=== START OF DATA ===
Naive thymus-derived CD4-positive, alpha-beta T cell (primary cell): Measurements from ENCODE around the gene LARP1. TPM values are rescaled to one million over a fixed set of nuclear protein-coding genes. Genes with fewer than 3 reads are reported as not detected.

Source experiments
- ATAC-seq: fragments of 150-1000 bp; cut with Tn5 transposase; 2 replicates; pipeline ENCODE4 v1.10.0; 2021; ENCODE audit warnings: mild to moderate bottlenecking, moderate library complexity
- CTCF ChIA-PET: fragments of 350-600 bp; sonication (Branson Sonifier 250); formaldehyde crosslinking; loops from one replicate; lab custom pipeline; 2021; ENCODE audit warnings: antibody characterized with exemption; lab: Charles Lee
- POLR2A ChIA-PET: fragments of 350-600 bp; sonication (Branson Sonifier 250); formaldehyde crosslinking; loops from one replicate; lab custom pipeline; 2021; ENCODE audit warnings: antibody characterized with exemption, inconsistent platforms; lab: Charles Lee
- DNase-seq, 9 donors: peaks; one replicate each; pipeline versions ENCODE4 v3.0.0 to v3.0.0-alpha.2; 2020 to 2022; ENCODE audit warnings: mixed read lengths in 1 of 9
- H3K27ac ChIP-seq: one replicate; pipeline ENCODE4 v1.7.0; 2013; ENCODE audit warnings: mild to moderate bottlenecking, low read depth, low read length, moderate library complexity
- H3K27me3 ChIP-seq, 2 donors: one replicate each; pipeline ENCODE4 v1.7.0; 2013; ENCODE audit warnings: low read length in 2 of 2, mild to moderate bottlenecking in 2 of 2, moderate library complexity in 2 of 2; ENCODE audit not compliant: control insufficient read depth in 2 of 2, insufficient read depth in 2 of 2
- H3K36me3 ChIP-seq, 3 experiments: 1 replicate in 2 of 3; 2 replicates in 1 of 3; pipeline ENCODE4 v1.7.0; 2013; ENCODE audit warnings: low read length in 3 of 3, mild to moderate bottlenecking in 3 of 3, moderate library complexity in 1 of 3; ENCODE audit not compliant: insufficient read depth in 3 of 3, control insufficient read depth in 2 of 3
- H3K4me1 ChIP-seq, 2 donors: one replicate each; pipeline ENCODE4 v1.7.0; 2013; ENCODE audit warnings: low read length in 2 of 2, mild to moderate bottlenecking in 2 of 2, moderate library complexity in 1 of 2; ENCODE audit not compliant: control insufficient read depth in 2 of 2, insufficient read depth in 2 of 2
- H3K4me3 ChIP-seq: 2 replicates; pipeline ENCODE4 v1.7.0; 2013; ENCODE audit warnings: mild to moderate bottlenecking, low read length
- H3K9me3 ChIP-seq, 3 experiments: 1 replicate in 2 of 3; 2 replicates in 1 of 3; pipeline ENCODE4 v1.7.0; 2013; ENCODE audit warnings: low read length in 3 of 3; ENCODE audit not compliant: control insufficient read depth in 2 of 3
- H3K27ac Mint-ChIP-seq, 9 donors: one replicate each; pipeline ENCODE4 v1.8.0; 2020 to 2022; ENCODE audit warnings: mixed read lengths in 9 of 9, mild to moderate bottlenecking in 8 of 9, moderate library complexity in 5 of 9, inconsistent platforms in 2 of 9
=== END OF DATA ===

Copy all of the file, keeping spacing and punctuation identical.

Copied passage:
Naive thymus-derived CD4-positive, alpha-beta T cell (primary cell): Measurements from ENCODE around the gene LARP1. TPM values are rescaled to one million over a fixed set of nuclear protein-coding genes. Genes with fewer than 3 reads are reported as not detected.

Source experiments
- ATAC-seq: fragments of 150-1000 bp; cut with Tn5 transposase; 2 replicates; pipeline ENCODE4 v1.10.0; 2021; ENCODE audit warnings: mild to moderate bottlenecking, moderate library complexity
- CTCF ChIA-PET: fragments of 350-600 bp; sonication (Branson Sonifier 250); formaldehyde crosslinking; loops from one replicate; lab custom pipeline; 2021; ENCODE audit warnings: antibody characterized with exemption; lab: Charles Lee
- POLR2A ChIA-PET: fragments of 350-600 bp; sonication (Branson Sonifier 250); formaldehyde crosslinking; loops from one replicate; lab custom pipeline; 2021; ENCODE audit warnings: antibody characterized with exemption, inconsistent platforms; lab: Charles Lee
- DNase-seq, 9 donors: peaks; one replicate each; pipeline versions ENCODE4 v3.0.0 to v3.0.0-alpha.2; 2020 to 2022; ENCODE audit warnings: mixed read lengths in 1 of 9
- H3K27ac ChIP-seq: one replicate; pipeline ENCODE4 v1.7.0; 2013; ENCODE audit warnings: mild to moderate bottlenecking, low read depth, low read length, moderate library complexity
- H3K27me3 ChIP-seq, 2 donors: one replicate each; pipeline ENCODE4 v1.7.0; 2013; ENCODE audit warnings: low read length in 2 of 2, mild to moderate bottlenecking in 2 of 2, moderate library complexity in 2 of 2; ENCODE audit not compliant: control insufficient read depth in 2 of 2, insufficient read depth in 2 of 2
- H3K36me3 ChIP-seq, 3 experiments: 1 replicate in 2 of 3; 2 replicates in 1 of 3; pipeline ENCODE4 v1.7.0; 2013; ENCODE audit warnings: low read length in 3 of 3, mild to moderate bottlenecking in 3 of 3, moderate library complexity in 1 of 3; ENCODE audit not compliant: insufficient read depth in 3 of 3, control insufficient read depth in 2 of 3
- H3K4me1 ChIP-seq, 2 donors: one replicate each; pipeline ENCODE4 v1.7.0; 2013; ENCODE audit warnings: low read length in 2 of 2, mild to moderate bottlenecking in 2 of 2, moderate library complexity in 1 of 2; ENCODE audit not compliant: control insufficient read depth in 2 of 2, insufficient read depth in 2 of 2
- H3K4me3 ChIP-seq: 2 replicates; pipeline ENCODE4 v1.7.0; 2013; ENCODE audit warnings: mild to moderate bottlenecking, low read length
- H3K9me3 ChIP-seq, 3 experiments: 1 replicate in 2 of 3; 2 replicates in 1 of 3; pipeline ENCODE4 v1.7.0; 2013; ENCODE audit warnings: low read length in 3 of 3; ENCODE audit not compliant: control insufficient read depth in 2 of 3
- H3K27ac Mint-ChIP-seq, 9 donors: one replicate each; pipeline ENCODE4 v1.8.0; 2020 to 2022; ENCODE audit warnings: mixed read lengths in 9 of 9, mild to moderate bottlenecking in 8 of 9, moderate library complexity in 5 of 9, inconsistent platforms in 2 of 9